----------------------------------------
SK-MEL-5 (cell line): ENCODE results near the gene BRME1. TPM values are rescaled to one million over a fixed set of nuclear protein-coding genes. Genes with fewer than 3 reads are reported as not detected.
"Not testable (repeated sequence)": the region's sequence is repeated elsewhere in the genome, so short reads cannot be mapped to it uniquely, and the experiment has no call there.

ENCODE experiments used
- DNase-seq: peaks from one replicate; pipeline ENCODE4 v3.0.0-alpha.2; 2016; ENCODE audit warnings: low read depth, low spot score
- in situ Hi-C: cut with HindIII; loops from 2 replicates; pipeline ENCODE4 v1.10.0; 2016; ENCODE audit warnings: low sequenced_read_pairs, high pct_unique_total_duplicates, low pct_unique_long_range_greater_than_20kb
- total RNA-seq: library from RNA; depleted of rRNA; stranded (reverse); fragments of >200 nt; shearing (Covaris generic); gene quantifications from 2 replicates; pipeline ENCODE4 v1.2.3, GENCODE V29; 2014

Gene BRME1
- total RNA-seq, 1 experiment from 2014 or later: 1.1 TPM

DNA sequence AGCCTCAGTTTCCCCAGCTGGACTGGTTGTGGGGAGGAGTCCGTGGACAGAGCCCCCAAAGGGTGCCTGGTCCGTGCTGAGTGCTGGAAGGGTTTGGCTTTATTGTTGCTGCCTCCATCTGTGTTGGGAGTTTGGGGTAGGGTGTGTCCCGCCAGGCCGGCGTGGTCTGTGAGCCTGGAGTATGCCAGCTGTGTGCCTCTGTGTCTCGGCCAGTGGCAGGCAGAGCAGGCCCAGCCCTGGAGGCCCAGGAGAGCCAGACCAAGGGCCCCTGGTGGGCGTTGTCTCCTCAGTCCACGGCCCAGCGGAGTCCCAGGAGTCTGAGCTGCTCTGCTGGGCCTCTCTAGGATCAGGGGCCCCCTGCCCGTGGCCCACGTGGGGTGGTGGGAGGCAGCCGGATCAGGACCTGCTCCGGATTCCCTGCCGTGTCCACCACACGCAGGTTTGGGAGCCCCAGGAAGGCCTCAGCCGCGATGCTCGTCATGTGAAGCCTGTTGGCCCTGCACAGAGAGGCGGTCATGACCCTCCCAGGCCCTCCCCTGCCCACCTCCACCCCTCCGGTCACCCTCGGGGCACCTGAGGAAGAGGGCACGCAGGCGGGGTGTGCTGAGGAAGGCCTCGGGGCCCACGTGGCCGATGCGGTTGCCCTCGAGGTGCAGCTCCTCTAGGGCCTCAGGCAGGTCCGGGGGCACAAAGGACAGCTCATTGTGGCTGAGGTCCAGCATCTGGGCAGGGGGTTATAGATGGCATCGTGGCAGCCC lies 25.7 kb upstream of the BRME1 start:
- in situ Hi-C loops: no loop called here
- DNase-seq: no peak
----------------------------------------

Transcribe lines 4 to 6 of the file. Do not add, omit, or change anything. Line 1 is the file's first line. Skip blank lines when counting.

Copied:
- DNase-seq: peaks from one replicate; pipeline ENCODE4 v3.0.0-alpha.2; 2016; ENCODE audit warnings: low read depth, low spot score
- in situ Hi-C: cut with HindIII; loops from 2 replicates; pipeline ENCODE4 v1.10.0; 2016; ENCODE audit warnings: low sequenced_read_pairs, high pct_unique_total_duplicates, low pct_unique_long_range_greater_than_20kb
- total RNA-seq: library from RNA; depleted of rRNA; stranded (reverse); fragments of >200 nt; shearing (Covaris generic); gene quantifications from 2 replicates; pipeline ENCODE4 v1.2.3, GENCODE V29; 2014